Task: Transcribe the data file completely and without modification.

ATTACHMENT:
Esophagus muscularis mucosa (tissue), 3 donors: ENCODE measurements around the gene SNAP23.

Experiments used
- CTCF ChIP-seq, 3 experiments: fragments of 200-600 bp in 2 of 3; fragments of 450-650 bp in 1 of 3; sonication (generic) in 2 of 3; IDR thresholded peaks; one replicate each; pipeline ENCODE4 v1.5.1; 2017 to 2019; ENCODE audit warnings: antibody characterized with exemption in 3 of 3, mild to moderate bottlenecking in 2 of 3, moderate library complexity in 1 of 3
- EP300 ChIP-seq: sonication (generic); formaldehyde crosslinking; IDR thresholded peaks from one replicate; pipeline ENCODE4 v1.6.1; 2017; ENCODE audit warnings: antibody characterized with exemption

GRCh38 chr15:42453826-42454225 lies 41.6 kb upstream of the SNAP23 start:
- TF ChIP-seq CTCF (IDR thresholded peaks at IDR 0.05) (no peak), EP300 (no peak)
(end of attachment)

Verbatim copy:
Esophagus muscularis mucosa (tissue), 3 donors: ENCODE measurements around the gene SNAP23.

Experiments used
- CTCF ChIP-seq, 3 experiments: fragments of 200-600 bp in 2 of 3; fragments of 450-650 bp in 1 of 3; sonication (generic) in 2 of 3; IDR thresholded peaks; one replicate each; pipeline ENCODE4 v1.5.1; 2017 to 2019; ENCODE audit warnings: antibody characterized with exemption in 3 of 3, mild to moderate bottlenecking in 2 of 3, moderate library complexity in 1 of 3
- EP300 ChIP-seq: sonication (generic); formaldehyde crosslinking; IDR thresholded peaks from one replicate; pipeline ENCODE4 v1.6.1; 2017; ENCODE audit warnings: antibody characterized with exemption

GRCh38 chr15:42453826-42454225 lies 41.6 kb upstream of the SNAP23 start:
- TF ChIP-seq CTCF (IDR thresholded peaks at IDR 0.05) (no peak), EP300 (no peak)